Business group the CBI has called on the government to slow the rate of minimum wage increases.
Business and unions disagree over minimum wage affordability
The legal wage minimum rises by 25p to £5.35 an hour on 1 October but a big hike in 2007 would hurt business and boost the black economy, the CBI said.
However the TUC, which represents many workers, says that businesses can afford more wage rises.
The positive economic outlook means a minimum wage of £6 by 2008 should be "easily affordable", it said.
In a submission made to the government's Low Pay Commission, the CBI said the minimum wage would have risen by 27% since 2002 - faster than average wage growth of 18%.
Rising energy costs, lower 2007 growth forecasts and the cost of employment regulation meant firms could not cope with further heavy minimum wage rises, it added.
And it said that some sectors, including hospitality and food producers, had been forced to cut staff and reduce benefits in order to afford the wages while remaining competitive.
Others were being under-cut by employers paying cash-in-hand on the black market, circumventing the law.
"The minimum wage has improved living standards for many workers, but continuing heavy annual increases are simply not sustainable," CBI director of HR policy Susan Anderson said.
"We hope that [in 2007] the rise will be more modest so that employers can consolidate costs to date and restore the vital differentials in pay that have been flattened by the minimum wage which encourage people to train and take on extra responsibilities in the workplace."
The TUC said it wanted the CBI to back its calls for the minimum wage to be more rigorously enforced by HM Revenues and Customs.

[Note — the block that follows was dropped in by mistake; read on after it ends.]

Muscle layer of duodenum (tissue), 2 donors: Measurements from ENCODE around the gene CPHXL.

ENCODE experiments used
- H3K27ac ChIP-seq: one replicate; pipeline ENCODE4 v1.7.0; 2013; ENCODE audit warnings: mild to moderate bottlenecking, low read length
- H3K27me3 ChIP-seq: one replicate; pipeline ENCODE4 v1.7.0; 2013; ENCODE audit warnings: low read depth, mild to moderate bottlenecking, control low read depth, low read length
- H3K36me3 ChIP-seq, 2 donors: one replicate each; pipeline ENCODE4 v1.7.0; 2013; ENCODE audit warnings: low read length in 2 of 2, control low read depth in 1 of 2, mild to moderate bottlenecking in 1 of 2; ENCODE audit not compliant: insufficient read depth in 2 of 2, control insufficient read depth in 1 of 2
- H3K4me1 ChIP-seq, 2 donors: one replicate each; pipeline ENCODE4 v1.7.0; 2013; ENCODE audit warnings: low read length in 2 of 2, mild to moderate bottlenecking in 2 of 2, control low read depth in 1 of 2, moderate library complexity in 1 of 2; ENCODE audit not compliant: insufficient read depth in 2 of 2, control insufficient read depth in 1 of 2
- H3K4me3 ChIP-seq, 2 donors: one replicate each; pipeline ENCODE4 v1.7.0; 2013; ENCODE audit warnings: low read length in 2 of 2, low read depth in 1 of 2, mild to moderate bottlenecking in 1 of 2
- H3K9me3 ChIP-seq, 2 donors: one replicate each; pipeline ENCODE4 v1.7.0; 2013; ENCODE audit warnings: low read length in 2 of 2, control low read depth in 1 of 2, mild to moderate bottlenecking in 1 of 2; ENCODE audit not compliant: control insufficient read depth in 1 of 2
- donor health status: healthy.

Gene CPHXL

It also wants a crackdown on firms that victimise staff who claim the minimum wage, and for more regulation of agencies that abuse workers rights.
Paul Sellers, from the TUC, told the BBC he did not believe an increased minimum wage would cause problems.
"We actually think that the kind of increases we've had in recent years are pretty sensible, so our target is that the minimum wage for adults should increase to at least £6 by 2008 - and that's only an increase of about 30p to 35p a year.
"I can't believe that business can't cope with that."
He said the minimum wage should keep pace with average earnings "otherwise the pay of the lowest paid will fall behind the rest of us".
"The minimum wage hasn't had detrimental side effects, so I can't quite see why the CBI should be crying wolf at the moment."
But earlier this month the British Retail Consortium (BRC) claimed that the introduction of the minimum wage had led to 78,000 job losses on the High Street.
It predicted more would result from October's the increase in the wage
In its submission to the Low Pay Commission, the BRC urged the government to delay the latest rise.